Friday: The Godfather
As I said in my introduction post, The Godfather was one of the big reasons I wanted to do the Summer 2015 Movie-A-Day Challenge. I wanted to finally see the film that many call the greatest of all-time for myself. Now I understand why Francis Ford Coppola’s classic is held in such high regard.
This twisted American fairy tale is nothing short of amazing. Marlon Brando, Al Pacino, Robert Duvall, and James Caan all put in the performance of a lifetime. The cinematography was beautiful. The story is one of both triumph and tragedy in equal measure; a tale of rising into power while falling into corruption.
Honestly, there is nothing that I can say that hasn’t already been said thousands of times before. So, instead of getting in depth and gushy, I’ll simply suggest those who have not seen The Godfather before should rectify that immediately.
Saturday: The Godfather, Part II
After being so thrilled with The Godfather, I knew I had to watch its sequels the following two nights. I was most excited for The Godfather, Part II, a film some call “the greatest sequel ever.” Sadly, I’m afraid it was (to me) the most overrated sequel ever.
Don’t get me wrong: The Godfather, Part II is a very good film. Al Pacino is just as amazing as before as Michael Corleone, as is Robert Duvall as Tom Hagen. Robert DeNiro as Vito Corleone was most impressive, especially considering that the actor would inevitably be compared to Brando. The cinematography was on par, if not better, with its predecessor.
Sadly, it was the plot of The Godfather, Part II that I found lacking. I enjoyed the flashbacks and learning the Corleone family history, especially seeing how Vito’s need for revenge parallels Michael’s own, but many of Michael’s scenes needed to be trimmed. Far too much time was spent on fluff, such as the passing around of the golden telephone. The worst offender is the Senate hearings. There was no reason for those portions to go on as long as they did.
If The Godfather, Part II had undergone just a little more editing, it would have been an excellent film. Instead, it settles for very good.
Sunday: The Godfather, Part III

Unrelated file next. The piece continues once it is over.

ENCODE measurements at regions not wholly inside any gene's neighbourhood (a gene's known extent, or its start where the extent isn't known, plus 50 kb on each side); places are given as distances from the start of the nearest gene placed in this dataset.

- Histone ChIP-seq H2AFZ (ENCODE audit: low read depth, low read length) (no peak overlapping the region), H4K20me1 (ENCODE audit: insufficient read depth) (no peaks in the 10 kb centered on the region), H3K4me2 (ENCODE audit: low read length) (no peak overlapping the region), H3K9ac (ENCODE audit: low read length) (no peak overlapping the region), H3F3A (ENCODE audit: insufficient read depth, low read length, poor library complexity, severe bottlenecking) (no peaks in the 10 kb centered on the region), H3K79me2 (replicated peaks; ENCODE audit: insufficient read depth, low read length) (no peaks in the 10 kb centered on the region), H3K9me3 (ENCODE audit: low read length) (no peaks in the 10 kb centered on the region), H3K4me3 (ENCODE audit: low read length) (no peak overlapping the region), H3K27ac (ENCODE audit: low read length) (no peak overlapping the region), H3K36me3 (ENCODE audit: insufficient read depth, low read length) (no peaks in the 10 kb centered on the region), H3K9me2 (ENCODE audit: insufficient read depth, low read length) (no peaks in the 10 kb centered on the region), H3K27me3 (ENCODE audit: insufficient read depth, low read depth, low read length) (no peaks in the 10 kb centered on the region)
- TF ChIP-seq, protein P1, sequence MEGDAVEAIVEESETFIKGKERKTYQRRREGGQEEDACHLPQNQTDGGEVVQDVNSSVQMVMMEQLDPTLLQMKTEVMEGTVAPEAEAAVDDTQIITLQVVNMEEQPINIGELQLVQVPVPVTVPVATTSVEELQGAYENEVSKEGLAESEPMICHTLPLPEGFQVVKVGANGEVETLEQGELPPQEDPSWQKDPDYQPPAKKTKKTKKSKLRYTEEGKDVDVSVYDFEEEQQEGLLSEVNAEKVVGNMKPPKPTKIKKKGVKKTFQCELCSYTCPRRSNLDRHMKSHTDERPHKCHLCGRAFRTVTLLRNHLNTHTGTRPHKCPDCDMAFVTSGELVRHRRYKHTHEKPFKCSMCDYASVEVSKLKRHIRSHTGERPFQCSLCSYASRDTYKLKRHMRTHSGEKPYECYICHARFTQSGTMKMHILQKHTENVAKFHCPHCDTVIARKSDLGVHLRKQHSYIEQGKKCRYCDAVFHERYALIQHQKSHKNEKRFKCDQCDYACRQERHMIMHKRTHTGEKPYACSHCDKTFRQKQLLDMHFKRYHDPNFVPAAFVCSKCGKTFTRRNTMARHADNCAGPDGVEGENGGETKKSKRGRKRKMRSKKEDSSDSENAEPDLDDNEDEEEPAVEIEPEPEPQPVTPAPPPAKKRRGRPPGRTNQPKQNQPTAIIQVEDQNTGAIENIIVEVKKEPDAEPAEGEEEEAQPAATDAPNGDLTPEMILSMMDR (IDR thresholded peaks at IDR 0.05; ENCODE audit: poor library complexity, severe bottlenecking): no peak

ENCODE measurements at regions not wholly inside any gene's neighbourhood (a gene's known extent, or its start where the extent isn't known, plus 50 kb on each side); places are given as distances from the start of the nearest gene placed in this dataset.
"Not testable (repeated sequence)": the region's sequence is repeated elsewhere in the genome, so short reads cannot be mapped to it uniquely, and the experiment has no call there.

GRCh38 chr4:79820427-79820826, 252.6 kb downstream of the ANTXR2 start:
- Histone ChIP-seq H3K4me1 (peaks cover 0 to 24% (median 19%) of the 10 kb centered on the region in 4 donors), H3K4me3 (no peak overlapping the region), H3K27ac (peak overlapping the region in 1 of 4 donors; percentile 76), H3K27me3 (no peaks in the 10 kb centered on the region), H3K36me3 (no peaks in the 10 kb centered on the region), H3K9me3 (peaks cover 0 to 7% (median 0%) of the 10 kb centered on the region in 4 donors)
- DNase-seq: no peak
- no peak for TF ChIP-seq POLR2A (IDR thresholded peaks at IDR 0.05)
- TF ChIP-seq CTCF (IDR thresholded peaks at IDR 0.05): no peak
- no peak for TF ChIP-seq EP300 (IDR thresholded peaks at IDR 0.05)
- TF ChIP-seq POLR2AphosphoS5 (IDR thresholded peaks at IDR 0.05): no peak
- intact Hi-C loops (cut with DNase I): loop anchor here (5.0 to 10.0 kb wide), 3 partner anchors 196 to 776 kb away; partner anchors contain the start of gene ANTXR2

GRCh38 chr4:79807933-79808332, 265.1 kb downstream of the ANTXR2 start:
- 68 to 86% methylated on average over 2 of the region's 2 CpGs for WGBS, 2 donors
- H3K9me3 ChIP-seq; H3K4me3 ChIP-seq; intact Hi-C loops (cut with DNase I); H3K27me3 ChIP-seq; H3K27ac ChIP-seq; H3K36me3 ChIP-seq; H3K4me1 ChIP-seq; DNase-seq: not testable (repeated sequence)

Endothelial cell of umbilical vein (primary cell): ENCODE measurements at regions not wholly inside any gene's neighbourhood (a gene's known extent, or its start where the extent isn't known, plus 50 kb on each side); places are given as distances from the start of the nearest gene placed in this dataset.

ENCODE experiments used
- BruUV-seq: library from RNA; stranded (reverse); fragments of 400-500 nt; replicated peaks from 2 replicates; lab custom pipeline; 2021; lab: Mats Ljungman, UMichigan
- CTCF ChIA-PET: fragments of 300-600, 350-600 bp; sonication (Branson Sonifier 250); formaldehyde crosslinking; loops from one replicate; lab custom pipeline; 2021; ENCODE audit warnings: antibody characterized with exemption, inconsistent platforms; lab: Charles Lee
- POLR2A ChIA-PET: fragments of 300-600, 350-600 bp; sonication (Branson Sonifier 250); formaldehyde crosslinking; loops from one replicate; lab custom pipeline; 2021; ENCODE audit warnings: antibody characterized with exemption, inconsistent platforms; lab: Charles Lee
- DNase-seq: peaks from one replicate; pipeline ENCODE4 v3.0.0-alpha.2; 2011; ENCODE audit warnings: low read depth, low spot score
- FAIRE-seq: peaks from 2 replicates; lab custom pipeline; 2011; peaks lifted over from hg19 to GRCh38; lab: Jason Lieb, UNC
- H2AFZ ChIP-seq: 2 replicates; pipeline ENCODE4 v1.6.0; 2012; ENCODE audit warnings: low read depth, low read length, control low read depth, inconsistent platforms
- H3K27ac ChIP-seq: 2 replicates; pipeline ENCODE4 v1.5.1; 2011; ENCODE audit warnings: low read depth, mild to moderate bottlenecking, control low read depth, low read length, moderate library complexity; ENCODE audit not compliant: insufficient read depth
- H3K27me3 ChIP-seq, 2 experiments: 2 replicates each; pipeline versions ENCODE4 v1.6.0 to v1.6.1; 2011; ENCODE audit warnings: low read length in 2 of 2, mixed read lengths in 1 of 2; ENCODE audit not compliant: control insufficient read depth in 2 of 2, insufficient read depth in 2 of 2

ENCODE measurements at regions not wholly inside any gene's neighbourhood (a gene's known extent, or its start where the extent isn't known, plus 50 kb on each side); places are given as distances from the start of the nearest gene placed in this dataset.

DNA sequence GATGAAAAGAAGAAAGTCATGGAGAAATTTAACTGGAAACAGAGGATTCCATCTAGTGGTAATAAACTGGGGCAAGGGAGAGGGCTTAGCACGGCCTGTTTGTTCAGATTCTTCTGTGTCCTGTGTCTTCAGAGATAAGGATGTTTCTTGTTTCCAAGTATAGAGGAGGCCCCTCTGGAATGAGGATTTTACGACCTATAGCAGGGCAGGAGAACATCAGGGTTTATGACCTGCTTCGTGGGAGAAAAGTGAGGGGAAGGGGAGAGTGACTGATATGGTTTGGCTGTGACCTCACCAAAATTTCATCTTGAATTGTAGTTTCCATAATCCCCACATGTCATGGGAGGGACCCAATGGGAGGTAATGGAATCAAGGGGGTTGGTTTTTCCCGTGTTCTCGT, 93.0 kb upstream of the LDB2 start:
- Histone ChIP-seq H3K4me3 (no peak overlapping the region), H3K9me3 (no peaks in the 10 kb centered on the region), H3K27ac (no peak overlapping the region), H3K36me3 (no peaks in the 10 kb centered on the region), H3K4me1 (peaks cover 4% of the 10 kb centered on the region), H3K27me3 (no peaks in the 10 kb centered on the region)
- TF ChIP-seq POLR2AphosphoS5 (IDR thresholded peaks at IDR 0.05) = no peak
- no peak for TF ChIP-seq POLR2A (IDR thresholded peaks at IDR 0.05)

I went into The Godfather, Part III more than a little apprehensively. Not only had I been (slightly) disappointed with Part II, I also knew that this was considered the worst of the entire trilogy with some calling it a downright abomination. Luckily, I was pleasantly surprised by Part III. It is assuredly the lesser of the three films, but it is in no way a bad movie.
Al Pacino doesn’t have the same sinister magic that he had in previous installments, but he is still excellent as a Michael Corleone that is desperately seeking redemption. Talia Shire, while good in her limited role in the previous two films, really shines in this one as a sort of “Godmother” role. Yes, Sofia Coppola is just as bad as everyone always said she was, but the rest of the cast is serviceable, although Robert Duvall’s absence is really felt as the movie goes on. The cinematography isn’t quite as good as the previous two films either, but that likely has to do more with the sharper images as of a result of better technology since Part III was filmed almost twenty years after Part II.
Really, the biggest issue is, again, the story. The concept is interesting: a crime lord attempts to find redemption for the sake of his children and his family’s legacy while being pulled back into the “business.” Unfortunately, the concept is lost in a sort of convoluted mess that just muddles about for much of the film. Fortunately, the narrative is salvaged by a gut-punch of an ending that gives Michael a sad and appropriate end.
So that’s it for my first week of the Summer 2015 Movie-A-Day Challenge! Why did you think of my choices and/or opinions about them? Have movies you’d like to suggest for week two and beyond? Tell me in the comments, on Twitter, on Facebook, or on Instagram!